Janet B. Matsen:Best Lab Practices
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Efficiency Versus Thoroughness
I have really come to appreciate the trade-off between thoroughness and efficiency/throughput. If you are overly thorough and careful, things will get done too slowly. If you are overly throughput oriented, errors will occur and you will waste too much time figuring out what went wrong. I am always looking to tune my sweet spot in all of my lab practices, and always looking for tips from others.
- Page numbers are usually more useful than dates. I put page numbers (and usually dates) on all tubes I put in the freezer.
- Keep a digital list of every primer you order that you can query and reference. I number each primer tube and have them arranged chronologically in my freezer.
- I prefer to use a sketchbook rather than a lab notebook. You can buy them cheaply at art stores, they have bigger pages, and most importantly, they don't have distracting lines. This allows me to flip through pages and look for shapes (eg a table of DNA concentrations or a particular gel) more quickly.
Committing to the freezer
- When you sequence a strain and find you created what you intended, it is time to "commit" it to the freezer. It is possible/likely that you had several incorrect constructs sequenced along the way. In general, how best can you keep organized so that you don't ever store the wrong strain, keep an incorrect plasmid, etc? I am really excited about the flow I developed for myslef:
- Take a single colony that you will screen and inoculate two cultures with the same stick. One will be for a DMSO/glycerol stock at -80oC and one will be for miniprepping.
- The next day when your cultures have grown up, miniprep one culture and archive the other in a DMSO stock at -80oC with the description, date, and page number on both tubes. These should both go in "pending" boxes where only un-verified constructs live; the DNA will be stored at -20oC and the cells at -80oC.
- When you get your sequencing results back, you move each tube to a new box. If the sequence confirms your construct, move each to a special "verified" box at its respective temperature. Give each "commit" a unique number and document it in a google spreadsheet. Cultures that are not perfect get moved to "trash" boxes that you can hold on long enough to be *sure* it is trash.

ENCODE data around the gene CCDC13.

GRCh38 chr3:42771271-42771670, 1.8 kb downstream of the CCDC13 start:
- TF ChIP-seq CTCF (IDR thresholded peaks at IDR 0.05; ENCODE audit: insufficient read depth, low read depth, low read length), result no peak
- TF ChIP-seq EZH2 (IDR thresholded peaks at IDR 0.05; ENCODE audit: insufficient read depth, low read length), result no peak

- I'll make a diagram of this system.
"Did I do that?" (Bench Work)
- Often we do things with many tubes in parallel, such as screening colonies. One of the worst feelings is having a moment of doubt whether you pipettted into the right well in a strip of PCR tubes or whether you added a particular reagent to a master mix tube. It can happen because tubes in the middle of a row are hard to distinguish, or because a though or conversation distracts you. Tricks I have enjoyed to prevent this:
- having dogmas about the order you do things in such as "always add VF2 before VR," "always handle the tubes left to right," and "put pen dots next to reagents/steps you have added/done in a list of ingredients/steps."
- moving my eppendorf tubes from one location in the holder to another once you have taken/added material
- makes sure you don't forget one or do one twice
- drawing on PCR tubes so the wells are grouped in sets of 2-4, or by numbers relevant to how I want to order my samples.
- This gives me a point of reference when I pipette precious samples around. For example, if I am screening 7 colonies from project A, 4 from project B, 2 from C, and 8 from D, I will use a sharpie to mark the plastic after the 7th, 11th, & 13th tubes. Then as I put my samples into the PCR tubes I will know I am getting one sample in per well and have not skipped a well or put two samples in one well.
- Use a multi-pipette if you have one available and you are working with many tubes (such as PCR tubes)
- This will greatly reduce errors caused by injecting things in the wrong tube.
- write out the recipe for a master mix, and put a dot next to ingredients you have added... every time.
- I used to do this on occasion, but I recently decided to commit it to my "always" list. This is the quickest way to diagnose a failed PCR. Just recently I was *sure* I added everything but go no bands. Sure enough, I looked at my notebook and saw there was no dot next to "template." Couple this trick with "always check that each item has a dot before you use it" and you are golden!
- If you are doing something at all complicated, make a cad design of it before you start your DNA work. This will make you sure you have your design right, allow you to check your primers properly, and be available for consultation/sharing at a later date.
- Science should be fun! Treat everyone well and keep your workplace a pleasant place for everyone to come.